At the 39th Lunar and Planetary Science Conference 2008, E. Scott, R. Greenwood et al. published further studies of other "anomalous" and "suspect" HEDs that exhibit unusual chemical compositions, textures or ages suggesting they might be ungrouped basaltic achondrites such as NWA 011. Their data confirmed Mittlefehld's view that Ibitira must have been derived from a distinct differentiated asteroidal parent body, as well as the Antarctic find Asuka 881394. But it also showed that the "anomalous, unbrecciated eucrite" NWA 1240 is probably no eucrite at all but another unique sample of a thus far unsampled differentiated parent body. Something that didn't take me by surprise as I always thought that NWA 1240 "looked just too different" and rather special. In the original classification of NWA 1240 it was already noted that it "resembles some Apollo 15 pigeonite basalts but mineral and bulk rock compositions indicate a relationship to eucrites". In any case, this is a meteorite that deserves more future studies now that it has been shown that it is no HED!

Pasamonte, 0.832g slice, Norbert Classen Coll.

Pasamonte - A Brecciated "Eucrite", but not from Vesta!

The more recent study by E. Scott, R. Greenwood et al. also shows that another "classical eucrite" seems to be no HED member at all: Pasamonte, a historic meteorite fall which occured in New Mexico in 1933. It had been noted earlier that the O-isotopic composition of Pasamonte did not plot neatly on the HED fractionation line - however, since it is a breccia former studies had argued that the "isotopic anomalies" were probably due to the contamination of the breccia by chondritic projectile material. Repeated tests and new studies of Pasamonte showed that the "anomalies" are most probably not due to contamination but due to the fact that Pasamonte represents yet another basaltic achondrite parent body, different from Vesta, and the parent bodies of the other achondrites mentioned above.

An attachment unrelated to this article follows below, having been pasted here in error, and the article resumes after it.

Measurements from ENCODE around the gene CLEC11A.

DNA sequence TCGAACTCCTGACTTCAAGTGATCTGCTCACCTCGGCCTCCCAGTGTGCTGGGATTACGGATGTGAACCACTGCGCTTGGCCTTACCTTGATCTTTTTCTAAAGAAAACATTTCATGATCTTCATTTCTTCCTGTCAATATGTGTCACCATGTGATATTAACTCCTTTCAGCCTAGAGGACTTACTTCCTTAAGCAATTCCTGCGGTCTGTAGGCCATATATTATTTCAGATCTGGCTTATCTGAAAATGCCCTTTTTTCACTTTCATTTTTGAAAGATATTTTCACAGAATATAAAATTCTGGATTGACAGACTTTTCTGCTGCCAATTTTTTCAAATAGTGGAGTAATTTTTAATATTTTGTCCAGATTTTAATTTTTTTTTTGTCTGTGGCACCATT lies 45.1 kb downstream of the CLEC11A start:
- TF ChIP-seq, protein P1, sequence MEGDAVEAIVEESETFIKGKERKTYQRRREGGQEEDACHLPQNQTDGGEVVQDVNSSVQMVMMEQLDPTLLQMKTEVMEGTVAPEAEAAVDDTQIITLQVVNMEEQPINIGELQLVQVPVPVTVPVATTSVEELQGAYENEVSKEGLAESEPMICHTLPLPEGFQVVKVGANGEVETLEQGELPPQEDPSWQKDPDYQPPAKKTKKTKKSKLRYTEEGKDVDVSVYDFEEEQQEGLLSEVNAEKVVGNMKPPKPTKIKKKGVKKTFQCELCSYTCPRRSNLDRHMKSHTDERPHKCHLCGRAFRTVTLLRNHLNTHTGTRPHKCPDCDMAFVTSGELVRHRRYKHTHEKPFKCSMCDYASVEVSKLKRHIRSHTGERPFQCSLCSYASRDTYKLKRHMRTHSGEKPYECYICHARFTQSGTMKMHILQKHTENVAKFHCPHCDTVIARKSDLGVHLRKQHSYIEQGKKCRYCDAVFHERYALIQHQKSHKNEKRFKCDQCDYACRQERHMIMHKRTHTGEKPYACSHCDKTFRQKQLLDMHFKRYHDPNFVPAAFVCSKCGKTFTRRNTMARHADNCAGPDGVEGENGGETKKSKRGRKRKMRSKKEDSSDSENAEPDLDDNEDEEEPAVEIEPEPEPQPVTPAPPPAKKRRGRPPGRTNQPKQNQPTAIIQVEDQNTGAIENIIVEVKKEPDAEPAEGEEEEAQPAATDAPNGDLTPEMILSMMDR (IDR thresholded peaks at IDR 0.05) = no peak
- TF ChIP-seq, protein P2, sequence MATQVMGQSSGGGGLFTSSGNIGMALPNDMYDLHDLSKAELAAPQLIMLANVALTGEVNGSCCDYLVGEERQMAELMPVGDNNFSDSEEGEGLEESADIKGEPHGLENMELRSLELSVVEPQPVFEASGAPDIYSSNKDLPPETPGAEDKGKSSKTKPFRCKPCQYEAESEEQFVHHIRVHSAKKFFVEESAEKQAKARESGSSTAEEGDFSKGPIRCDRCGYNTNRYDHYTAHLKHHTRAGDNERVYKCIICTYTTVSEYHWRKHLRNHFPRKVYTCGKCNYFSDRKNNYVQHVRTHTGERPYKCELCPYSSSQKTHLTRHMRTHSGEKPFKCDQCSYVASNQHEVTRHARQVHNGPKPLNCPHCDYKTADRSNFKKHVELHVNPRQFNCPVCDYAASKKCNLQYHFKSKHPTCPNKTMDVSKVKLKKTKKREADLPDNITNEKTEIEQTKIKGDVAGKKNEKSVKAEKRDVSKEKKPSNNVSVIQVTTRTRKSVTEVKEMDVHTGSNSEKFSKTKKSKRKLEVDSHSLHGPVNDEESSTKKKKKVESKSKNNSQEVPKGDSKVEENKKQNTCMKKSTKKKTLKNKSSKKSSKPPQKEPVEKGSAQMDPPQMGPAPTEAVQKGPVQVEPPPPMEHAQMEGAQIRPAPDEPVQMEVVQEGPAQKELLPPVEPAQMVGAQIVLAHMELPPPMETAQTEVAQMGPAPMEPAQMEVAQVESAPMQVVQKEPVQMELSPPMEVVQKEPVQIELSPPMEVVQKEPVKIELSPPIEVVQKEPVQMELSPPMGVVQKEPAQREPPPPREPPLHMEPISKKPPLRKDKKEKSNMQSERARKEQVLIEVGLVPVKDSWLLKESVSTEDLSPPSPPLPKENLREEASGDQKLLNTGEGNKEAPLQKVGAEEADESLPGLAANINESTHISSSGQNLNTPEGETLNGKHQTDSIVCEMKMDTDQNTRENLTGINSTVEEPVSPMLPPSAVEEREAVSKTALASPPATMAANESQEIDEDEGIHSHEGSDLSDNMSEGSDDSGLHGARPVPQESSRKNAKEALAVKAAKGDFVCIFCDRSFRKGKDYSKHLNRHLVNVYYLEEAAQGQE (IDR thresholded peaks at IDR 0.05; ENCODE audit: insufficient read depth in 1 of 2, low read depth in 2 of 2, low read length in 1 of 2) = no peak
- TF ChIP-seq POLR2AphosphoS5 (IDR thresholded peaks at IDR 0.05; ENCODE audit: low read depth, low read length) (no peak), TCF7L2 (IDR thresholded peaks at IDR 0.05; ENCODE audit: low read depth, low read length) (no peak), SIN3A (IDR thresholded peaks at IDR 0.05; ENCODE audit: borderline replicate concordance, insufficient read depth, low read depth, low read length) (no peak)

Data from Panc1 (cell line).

Vaca Muerta Eucrite, 1.19g slice, Norbert Classen Coll.

Basaltic "Eucrite"-Pebble from the Vaca Muerta Mesosiderite

There are a few more so-called "eucrites" that could reprensent unique samples of distinct differentiated asteroidal parent bodies, different from Vesta and the angrite parent body. Other new studies have linked "eucrites" such as Dhofar 007 to the mesosiderites, and to their basaltic portions that resemble classical HEDs, very closely. However, because of their rather distinct post-crust-formation history mesosiderites likely were formed on a different parent body, an asteroid distinct from Vesta that still needs to be identified.
If we add the mesosiderite parent body to the list of sources for basaltic achondrites we arrive at a count of at least eight different parent bodies for the HEDs, the angrites, NWA 011, Ibitira,
Asuka 881394, NWA 1240, Pasamonte, and the Meso-"Eucrite"-Pebbles. I personally believe that this is just the tip of the iceberg, and that we already have samples of various other differentiated worlds in our collections. We are only just beginning to learn how to differentiate between the true HEDs, and similar basaltic achondrites.